Tuesday, January 6 2015
Patrick O'Donnell's survey of David Mitchell's six novels dives into the labyrinthine, "screaming Russian doll" structures they all share.
The way in which serial killer Paul Ogorzow turned his victims into his own playthings of wickedness is a small allegory of the corruption that seeped the entire Nazi system.
Monday, January 5 2015
This melancholic Norwegian masterpiece is a beautiful, albeit acquired taste, now finally available in an English translation.
"Accidental professor" Lynda Barry's Syllabus is a graphic novel lesson plan, one that invites readers to reflect on their unconscious perceptions.
Tuesday, December 30 2014
The cringe-worthy humor of Ricky Rouse undercuts whatever salient satire it might have had, such as Donald Rumsfeld's disguise as the beloved Disney character Donald the Duck.
Monday, December 29 2014
Gustavo Perez Firmat's book is a serious examination of why The Andy Griffith Show is still rerunned and revered in the 21st century, even as it slumped to its end with Mayberry R.F.D.
Tuesday, December 23 2014
These essays provide readers with a comprehensive understanding of Athens, its relationship with the cinema, and how that relationship has evolved.
Monday, December 22 2014
Colm Toibin's latest literary outing is like a complex Persian rug: the reader must work to notice and appreciate the patterns.
Sunday, December 21 2014
Green: A History is a broad-spanning visualization of this multifaceted color, one that reveals the value of seeing different shades of meaning in the color of historical artworks.
Saturday, December 20 2014
Here's another reasonably entertaining novel of ideas from this internationally-celebrated satirist.
Friday, December 19 2014
This wide-spanning anthology is a mélange of London experiences, encapsulating rich and poor, native and immigrant.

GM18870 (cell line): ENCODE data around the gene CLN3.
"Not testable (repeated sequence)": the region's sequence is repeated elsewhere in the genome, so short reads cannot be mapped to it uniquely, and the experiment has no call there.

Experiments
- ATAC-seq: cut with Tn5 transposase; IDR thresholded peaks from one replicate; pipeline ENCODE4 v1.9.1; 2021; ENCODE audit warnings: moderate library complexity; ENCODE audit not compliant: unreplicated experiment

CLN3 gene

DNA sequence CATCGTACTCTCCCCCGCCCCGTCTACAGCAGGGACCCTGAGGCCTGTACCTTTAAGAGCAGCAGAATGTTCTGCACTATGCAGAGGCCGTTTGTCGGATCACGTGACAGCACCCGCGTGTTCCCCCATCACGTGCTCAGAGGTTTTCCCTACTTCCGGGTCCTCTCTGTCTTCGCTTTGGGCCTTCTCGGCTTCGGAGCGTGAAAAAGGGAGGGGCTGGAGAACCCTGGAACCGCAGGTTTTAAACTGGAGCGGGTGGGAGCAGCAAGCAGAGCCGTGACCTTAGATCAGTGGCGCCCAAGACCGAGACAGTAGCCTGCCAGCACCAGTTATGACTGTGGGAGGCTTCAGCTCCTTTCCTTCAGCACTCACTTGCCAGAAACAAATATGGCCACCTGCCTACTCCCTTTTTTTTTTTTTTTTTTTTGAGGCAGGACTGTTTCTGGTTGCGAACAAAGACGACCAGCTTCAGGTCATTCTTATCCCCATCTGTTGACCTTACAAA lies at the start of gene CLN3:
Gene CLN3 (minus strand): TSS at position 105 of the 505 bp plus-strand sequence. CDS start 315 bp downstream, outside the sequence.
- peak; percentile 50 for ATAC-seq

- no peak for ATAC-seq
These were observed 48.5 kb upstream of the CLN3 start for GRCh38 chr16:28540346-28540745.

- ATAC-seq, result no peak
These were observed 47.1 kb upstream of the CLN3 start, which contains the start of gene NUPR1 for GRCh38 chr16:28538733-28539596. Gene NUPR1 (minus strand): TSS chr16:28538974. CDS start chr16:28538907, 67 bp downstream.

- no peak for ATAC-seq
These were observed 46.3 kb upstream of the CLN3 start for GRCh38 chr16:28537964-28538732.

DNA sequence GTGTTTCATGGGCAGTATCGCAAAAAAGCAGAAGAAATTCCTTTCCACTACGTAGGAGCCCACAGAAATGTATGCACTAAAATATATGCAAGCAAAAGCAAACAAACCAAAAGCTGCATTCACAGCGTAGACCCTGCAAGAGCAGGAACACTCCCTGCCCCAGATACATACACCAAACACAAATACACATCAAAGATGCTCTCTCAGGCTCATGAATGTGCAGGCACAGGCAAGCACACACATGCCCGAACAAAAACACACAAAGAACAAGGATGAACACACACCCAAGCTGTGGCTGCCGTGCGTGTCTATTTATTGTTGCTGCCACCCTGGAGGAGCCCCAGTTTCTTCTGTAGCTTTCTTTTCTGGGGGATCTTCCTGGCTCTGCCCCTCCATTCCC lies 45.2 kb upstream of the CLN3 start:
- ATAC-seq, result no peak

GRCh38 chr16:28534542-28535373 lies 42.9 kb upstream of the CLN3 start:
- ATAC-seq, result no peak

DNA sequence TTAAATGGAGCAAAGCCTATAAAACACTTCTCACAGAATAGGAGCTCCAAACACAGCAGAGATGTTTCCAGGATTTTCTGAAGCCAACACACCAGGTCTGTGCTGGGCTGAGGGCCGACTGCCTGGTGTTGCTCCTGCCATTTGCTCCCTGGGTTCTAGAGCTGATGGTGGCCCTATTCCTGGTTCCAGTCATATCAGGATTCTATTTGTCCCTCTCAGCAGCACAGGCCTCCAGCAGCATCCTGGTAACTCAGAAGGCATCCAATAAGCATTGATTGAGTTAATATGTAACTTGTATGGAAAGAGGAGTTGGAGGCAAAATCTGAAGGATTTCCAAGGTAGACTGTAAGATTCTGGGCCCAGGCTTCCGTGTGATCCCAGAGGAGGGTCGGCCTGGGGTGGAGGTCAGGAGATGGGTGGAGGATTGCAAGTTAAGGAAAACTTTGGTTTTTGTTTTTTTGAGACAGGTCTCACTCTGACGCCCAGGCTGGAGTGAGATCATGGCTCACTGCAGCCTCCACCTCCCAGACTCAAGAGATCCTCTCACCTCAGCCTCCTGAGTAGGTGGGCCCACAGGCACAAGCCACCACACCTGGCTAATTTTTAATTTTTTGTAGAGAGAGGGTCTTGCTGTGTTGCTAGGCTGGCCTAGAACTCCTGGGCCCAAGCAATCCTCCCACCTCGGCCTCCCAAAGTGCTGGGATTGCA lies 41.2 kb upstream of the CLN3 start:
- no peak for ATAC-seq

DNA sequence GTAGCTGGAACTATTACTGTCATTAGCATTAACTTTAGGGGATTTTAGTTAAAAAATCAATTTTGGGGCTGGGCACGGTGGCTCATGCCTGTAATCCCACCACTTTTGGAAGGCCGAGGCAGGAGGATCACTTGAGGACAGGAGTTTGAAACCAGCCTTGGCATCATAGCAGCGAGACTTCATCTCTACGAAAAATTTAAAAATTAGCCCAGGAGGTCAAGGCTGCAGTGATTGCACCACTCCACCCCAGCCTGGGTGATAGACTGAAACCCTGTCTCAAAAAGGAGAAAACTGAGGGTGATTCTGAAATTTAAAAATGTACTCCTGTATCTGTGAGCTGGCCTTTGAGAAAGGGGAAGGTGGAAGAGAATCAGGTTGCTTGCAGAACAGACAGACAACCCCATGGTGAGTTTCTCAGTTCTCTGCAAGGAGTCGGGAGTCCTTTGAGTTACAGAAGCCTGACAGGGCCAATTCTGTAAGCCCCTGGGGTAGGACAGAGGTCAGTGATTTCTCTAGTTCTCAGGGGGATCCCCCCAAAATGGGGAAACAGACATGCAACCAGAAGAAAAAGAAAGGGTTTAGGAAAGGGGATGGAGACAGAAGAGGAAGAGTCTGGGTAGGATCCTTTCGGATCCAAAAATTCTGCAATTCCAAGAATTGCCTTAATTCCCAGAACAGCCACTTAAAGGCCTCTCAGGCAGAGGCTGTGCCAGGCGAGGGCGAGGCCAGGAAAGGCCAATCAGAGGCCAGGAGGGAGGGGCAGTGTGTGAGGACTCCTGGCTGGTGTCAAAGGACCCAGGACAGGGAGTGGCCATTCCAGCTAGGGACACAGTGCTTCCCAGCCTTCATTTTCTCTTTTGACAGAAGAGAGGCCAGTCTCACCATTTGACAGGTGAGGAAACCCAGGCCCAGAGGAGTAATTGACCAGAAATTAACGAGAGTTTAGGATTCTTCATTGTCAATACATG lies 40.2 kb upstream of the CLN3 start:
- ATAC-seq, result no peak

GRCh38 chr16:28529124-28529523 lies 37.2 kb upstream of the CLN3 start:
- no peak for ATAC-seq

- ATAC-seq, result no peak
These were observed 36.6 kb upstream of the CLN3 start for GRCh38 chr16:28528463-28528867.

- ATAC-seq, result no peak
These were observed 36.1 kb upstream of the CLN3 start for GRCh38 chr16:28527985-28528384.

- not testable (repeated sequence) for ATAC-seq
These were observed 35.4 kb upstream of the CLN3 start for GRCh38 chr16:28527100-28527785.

From revenge porn to cyber mobs to trolls, Hate Crimes in Cyberspace shows the ugly side of the Internet and, most importantly, what people can do about it.
Thursday, December 18 2014
J. Robert Lennon's morbidly dark vision of American domesticity drains the light out of the human dream of domestic bliss to leave it shrouded in shadow.
The Wife, the Maid, and the Mistress is all about speakeasies, gangsters, glamour, and mystery. Best of all? The mystery is a true story.
Wednesday, December 17 2014
Apps changed everything. The Imaginary App explains how.
Whimsical and frustrating, Murakami's latest may alienate some readers, but fans will want to add this oddity to their collection.
Tuesday, December 16 2014
Herbie Hancock's memoir shows us how possibilities in and of themselves can be fleeting, but their ripple effects can go on nearly forever.
Monday, December 15 2014
Like the other entires in the World Film Locations series, this Florence installment acts as a great starting point for serious scholars of film.
These stories are as delightful and fizzy as Hilary Mantel's many awe-inspiring historical novels.
Thomas Healy offers up a masterful psychological portrait of one of America’s great thinkers, one whose legal opinion would eventually shape free speech in America.